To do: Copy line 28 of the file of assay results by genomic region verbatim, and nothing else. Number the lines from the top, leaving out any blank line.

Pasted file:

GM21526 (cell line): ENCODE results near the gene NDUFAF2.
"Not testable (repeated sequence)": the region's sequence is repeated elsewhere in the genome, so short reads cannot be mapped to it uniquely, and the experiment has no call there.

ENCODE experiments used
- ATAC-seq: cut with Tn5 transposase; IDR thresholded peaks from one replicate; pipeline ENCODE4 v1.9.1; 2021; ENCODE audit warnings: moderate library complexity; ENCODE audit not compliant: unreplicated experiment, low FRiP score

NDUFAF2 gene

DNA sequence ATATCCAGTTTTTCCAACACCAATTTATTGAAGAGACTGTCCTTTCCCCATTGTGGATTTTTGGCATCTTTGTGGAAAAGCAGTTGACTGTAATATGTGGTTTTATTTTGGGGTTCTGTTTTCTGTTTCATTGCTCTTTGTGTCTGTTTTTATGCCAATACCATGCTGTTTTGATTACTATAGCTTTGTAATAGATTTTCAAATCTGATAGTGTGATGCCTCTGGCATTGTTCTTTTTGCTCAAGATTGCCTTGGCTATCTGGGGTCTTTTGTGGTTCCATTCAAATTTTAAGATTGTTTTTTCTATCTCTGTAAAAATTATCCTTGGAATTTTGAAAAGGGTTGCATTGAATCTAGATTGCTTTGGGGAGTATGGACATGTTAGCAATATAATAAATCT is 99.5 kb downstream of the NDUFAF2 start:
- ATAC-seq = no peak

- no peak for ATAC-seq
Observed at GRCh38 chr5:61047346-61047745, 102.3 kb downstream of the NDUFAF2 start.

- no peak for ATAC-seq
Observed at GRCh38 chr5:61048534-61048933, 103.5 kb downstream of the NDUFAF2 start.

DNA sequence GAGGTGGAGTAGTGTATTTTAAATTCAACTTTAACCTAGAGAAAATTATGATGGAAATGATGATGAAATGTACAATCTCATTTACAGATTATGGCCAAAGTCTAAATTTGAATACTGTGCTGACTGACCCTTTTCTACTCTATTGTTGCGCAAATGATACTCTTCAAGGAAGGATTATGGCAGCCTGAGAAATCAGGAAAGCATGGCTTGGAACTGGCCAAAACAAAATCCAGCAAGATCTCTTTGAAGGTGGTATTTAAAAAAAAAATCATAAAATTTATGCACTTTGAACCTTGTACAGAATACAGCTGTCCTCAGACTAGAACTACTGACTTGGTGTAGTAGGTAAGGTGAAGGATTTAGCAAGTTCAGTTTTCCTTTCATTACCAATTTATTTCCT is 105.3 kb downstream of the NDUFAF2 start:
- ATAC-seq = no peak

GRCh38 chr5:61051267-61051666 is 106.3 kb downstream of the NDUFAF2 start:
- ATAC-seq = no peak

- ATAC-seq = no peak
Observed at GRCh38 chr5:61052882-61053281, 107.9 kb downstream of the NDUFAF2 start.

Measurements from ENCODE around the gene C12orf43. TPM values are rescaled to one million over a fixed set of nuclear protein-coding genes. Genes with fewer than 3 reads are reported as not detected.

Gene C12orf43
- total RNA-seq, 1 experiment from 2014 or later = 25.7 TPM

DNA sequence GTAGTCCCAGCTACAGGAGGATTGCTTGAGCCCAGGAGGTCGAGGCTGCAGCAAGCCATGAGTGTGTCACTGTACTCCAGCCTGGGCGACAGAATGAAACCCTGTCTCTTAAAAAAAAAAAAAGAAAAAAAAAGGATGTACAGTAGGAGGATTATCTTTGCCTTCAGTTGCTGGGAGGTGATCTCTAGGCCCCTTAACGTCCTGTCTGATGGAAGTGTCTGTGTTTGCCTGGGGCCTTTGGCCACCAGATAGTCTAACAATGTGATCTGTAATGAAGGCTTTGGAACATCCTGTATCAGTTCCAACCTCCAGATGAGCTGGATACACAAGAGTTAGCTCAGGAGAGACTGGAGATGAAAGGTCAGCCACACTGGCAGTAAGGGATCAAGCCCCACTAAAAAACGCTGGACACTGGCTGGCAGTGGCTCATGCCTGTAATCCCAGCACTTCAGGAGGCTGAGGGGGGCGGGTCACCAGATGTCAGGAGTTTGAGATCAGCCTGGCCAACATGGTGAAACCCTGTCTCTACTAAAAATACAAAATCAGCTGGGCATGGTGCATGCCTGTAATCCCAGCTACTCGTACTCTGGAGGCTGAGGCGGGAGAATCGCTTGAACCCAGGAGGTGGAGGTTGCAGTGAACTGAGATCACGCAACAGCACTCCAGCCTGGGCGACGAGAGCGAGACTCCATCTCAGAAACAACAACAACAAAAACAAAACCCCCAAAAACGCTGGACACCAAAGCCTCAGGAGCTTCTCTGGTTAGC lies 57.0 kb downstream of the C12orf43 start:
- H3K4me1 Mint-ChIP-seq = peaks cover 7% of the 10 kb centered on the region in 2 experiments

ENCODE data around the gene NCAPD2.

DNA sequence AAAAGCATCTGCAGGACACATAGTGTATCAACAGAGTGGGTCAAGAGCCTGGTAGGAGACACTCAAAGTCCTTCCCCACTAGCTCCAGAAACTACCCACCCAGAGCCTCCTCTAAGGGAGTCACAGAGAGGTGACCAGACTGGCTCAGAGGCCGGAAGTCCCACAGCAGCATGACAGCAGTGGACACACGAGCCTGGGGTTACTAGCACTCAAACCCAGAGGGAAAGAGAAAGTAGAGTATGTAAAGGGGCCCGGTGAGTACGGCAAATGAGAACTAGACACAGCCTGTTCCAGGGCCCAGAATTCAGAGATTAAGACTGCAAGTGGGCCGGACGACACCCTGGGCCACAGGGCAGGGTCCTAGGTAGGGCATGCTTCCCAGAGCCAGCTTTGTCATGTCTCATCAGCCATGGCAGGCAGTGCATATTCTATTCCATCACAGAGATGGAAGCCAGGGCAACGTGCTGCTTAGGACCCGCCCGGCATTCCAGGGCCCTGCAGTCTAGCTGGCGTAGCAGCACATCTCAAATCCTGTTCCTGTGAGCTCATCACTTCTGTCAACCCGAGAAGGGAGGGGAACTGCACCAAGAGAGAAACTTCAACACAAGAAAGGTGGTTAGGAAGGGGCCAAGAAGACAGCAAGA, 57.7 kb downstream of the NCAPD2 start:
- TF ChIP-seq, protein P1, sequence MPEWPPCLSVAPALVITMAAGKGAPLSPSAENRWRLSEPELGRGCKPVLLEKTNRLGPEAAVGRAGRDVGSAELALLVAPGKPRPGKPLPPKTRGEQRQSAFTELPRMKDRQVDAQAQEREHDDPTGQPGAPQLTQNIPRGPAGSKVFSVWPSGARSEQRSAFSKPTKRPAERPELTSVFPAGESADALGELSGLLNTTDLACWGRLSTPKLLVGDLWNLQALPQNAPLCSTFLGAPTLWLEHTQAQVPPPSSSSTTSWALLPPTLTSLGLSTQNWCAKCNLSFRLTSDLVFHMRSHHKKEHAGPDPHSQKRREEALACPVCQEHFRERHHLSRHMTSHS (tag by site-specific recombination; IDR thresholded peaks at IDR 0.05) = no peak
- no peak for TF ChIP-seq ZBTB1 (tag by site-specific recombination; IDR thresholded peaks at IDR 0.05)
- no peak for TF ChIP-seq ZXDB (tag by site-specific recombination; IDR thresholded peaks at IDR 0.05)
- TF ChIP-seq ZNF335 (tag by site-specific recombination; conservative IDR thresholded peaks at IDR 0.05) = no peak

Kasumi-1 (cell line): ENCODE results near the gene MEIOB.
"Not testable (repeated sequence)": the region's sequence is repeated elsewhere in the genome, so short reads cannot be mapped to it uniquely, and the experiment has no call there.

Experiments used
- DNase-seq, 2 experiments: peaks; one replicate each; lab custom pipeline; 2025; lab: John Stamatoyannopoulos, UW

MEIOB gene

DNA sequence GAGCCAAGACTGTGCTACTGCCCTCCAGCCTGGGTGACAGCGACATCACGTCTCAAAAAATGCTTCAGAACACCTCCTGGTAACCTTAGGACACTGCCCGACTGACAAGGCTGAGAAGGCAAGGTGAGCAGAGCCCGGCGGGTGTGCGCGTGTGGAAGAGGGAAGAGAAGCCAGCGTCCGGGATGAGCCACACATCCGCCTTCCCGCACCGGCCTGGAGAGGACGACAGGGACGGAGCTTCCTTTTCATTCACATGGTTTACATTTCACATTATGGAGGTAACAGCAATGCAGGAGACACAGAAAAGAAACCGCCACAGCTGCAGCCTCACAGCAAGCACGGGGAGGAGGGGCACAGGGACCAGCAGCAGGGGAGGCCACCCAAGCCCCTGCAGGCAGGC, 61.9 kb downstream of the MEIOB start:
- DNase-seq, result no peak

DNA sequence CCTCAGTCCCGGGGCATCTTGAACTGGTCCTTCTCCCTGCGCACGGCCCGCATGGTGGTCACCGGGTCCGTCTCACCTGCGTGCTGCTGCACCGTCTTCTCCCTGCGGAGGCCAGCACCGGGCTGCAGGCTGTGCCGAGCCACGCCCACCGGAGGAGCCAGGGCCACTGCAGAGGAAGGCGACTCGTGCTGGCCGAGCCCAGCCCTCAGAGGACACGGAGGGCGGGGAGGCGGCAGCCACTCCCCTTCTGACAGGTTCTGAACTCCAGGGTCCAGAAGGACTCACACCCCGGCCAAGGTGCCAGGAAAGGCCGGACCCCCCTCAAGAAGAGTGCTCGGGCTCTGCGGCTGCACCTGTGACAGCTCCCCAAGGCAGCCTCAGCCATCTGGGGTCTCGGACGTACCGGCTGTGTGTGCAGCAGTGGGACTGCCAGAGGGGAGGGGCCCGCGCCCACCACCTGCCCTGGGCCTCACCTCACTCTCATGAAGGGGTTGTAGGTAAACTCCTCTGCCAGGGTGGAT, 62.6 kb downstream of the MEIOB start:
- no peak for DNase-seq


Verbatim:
- TF ChIP-seq ZNF335 (tag by site-specific recombination; conservative IDR thresholded peaks at IDR 0.05) = no peak